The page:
Film Reviews

Listen up, folks: Ben Affleck is about to make you a star in your own movie.

Argo is the story of how the CIA created a fake movie company to spirit Americans out of revolutionary Iran

After being surrounded by a mob of shouting protesters, a U.S. embassy is stormed and overwhelmed. That’s one real-life parallel the filmmakers didn’t intend for Argo, a sort-of-true story about six Americans escaping revolutionary Iran in 1979. But with the death of Ambassador Stevens in Libya still making news, the 30-year-old story leaps into relevance–although that same too-close-for-comfort vibe may cause moviegoers looking for Saturday night entertainment to pass. They shouldn’t. This is a taut, visually compelling and unexpectedly funny thriller that once again shows Ben Affleck to be a director of passion and panache.

It’s surreal to think that, faced with a rapidly deteriorating situation in Tehran and 52 American hostages held for eventual trial and punishment, including possible execution, the CIA and Canada would come up with a plan to “exfiltrate” the six as part of a Hollywood film crew scouting a Star Wars-knockoff. But Affleck and writer Chris Terrio didn’t make it up, though they have streamlined the story into the familiar three-act formula.

The Hollywood angle is a gift Affleck doesn’t waste, casting John Goodman as the make-up artist (whose work really did include Planet of the Apes and CIA disguises) and Alan Arkin as the real Hollywood producer who agrees to front the fake production. Throughout, their comic interplay is sublime, a pair of old pros pulling one over on the town where everyone is a liar and a charlatan. Affleck, as the CIA “exfil” specialist whose idea this is, gets a quick education in the film world; Affleck the director creates scenes that would test our credulity, if only this weren’t Hollywood.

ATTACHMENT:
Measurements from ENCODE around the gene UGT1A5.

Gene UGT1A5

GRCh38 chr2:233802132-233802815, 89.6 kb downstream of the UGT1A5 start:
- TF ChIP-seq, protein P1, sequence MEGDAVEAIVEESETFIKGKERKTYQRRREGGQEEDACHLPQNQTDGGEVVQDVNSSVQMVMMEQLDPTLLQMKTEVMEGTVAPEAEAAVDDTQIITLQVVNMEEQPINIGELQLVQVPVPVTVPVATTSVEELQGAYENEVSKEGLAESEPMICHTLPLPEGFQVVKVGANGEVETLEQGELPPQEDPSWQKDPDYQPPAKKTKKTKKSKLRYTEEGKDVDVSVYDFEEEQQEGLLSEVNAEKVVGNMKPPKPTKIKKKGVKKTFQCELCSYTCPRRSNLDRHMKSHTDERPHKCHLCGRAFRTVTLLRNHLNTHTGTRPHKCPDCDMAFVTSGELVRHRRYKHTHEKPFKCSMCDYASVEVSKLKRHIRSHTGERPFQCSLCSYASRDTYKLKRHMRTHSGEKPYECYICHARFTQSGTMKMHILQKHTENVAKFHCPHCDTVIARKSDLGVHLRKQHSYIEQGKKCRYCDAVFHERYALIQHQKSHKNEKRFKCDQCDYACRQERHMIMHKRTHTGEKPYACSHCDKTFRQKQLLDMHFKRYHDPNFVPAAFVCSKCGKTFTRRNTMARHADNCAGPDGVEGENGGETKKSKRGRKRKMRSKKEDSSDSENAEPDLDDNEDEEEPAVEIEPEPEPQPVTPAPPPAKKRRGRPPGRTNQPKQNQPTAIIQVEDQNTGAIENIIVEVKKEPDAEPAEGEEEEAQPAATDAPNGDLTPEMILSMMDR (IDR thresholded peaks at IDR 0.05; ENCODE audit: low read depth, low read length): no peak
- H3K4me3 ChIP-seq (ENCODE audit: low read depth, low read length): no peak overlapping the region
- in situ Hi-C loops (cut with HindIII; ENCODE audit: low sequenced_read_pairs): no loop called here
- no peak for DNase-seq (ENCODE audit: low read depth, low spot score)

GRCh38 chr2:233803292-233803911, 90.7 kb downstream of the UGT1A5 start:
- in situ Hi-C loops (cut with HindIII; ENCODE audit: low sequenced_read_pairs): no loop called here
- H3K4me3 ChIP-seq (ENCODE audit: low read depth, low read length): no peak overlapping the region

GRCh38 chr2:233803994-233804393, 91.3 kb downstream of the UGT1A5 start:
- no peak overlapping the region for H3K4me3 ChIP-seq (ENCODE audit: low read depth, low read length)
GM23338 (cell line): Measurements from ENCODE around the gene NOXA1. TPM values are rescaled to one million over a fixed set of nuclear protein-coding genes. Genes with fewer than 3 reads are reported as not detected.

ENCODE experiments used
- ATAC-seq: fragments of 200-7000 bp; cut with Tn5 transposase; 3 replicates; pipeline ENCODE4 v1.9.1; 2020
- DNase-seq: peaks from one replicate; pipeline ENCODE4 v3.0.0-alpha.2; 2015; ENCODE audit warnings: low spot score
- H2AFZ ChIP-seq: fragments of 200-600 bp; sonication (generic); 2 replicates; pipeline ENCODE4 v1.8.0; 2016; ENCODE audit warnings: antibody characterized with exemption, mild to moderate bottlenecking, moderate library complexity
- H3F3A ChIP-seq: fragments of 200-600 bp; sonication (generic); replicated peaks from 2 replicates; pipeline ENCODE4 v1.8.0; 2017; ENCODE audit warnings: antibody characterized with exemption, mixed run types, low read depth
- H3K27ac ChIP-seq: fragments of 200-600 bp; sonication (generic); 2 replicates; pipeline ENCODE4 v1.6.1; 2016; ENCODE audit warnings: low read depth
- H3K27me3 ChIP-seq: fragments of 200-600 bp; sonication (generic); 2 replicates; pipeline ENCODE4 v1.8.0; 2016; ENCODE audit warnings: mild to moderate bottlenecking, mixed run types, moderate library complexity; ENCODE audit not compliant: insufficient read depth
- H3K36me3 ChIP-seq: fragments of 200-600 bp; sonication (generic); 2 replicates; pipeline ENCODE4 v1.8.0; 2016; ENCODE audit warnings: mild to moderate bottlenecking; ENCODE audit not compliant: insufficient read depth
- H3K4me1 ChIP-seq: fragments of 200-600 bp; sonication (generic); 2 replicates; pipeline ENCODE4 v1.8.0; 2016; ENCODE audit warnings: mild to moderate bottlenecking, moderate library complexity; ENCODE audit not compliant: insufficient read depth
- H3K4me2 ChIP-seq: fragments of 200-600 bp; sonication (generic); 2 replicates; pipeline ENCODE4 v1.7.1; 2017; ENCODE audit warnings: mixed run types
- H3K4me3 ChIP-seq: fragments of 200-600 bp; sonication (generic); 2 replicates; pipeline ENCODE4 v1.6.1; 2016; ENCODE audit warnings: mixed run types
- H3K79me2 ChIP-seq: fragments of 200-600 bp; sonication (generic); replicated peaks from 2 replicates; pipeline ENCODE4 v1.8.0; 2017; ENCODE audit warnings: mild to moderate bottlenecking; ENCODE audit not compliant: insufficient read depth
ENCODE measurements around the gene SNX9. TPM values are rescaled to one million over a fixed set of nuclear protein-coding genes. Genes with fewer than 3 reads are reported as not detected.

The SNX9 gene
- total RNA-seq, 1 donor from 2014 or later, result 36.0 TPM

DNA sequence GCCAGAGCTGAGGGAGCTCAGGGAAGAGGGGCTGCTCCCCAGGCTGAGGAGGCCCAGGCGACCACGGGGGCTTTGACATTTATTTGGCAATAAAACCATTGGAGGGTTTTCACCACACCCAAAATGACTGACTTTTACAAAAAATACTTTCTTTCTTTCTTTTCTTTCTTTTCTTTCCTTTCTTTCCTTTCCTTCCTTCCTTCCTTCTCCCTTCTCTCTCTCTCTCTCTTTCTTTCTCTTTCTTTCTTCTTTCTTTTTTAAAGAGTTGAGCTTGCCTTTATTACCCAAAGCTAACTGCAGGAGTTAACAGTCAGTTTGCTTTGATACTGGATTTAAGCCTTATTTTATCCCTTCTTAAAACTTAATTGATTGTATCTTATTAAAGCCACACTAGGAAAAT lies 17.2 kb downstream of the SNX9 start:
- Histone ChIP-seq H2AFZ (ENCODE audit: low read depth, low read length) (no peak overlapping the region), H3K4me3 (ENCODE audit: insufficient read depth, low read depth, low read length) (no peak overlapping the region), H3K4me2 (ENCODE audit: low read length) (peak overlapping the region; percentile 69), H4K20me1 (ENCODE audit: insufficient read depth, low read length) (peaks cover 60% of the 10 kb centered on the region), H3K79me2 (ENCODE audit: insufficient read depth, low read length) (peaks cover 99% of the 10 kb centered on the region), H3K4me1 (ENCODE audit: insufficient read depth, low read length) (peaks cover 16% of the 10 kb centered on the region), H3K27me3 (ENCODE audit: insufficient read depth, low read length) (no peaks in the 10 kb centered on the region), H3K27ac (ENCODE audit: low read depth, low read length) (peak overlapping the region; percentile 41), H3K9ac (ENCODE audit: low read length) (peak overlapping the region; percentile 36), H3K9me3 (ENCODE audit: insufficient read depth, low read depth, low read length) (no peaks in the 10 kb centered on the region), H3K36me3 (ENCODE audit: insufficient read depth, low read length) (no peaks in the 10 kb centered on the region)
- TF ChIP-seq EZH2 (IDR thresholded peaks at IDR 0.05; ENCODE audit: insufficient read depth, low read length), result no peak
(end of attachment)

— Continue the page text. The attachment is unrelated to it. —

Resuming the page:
Argo is similarly scrupulous (in a Hollywood way) with its portrayal of the period and the crisis. The opening sequence sets the tone and deftly brings the audience up to speed, and once the mob storms the embassy, the pace never lets up. The film’s greatest flaw is, ironically, one that a Hollywood producer unconcerned with the truth wouldn’t hesitate to change–setting the climactic escape in an airport security checkpoint. Where are the black helicopters, the drones, the fireballs and SEAL Team Six? Then again, anyone who has tried to board an airplane these days will surely sympathize.

Sugar For Zombies: Don’t-Miss Movies

Searching for Sugar Man: If Argo whets your appetite for another real-life film so crazy it feels made-up, don’t miss this quixotic documentary about the unknown Seventies rocker Rodriguez whose records somehow became a sensation in apartheid South Africa. Two fans track the long-retired rocker to give him the news, reigniting his American and global career 40 years after the fact. The reviews have been overwhelmingly positive. (At Kahala 8.)

Dead-On Zombiethon! Meanwhile, the Doris Duke Theater and UH/Manoa will reanimate your flesh with this inspired medley of seminally undead films. Opening night on Oct. 26 features a rare showing of Boris Karloff’s Voodoo Island, filmed in Kauai in 1957 (for $10 you can join a costumed pre-movie ARTafterDARK “Freak Out!” party from 6-9 p.m.; movie at 9 p.m.). Films on subsequent nights: Night of the Living Dead, Dawn of the Dead, Shaun of the Dead, Juan of the Dead and 28 Days Later. Plus, a major zombie panel discussion, The Zombie Renaissance: Why Now?, at UH Oct. 27 at 4 p.m. (For all showtimes and information, [].)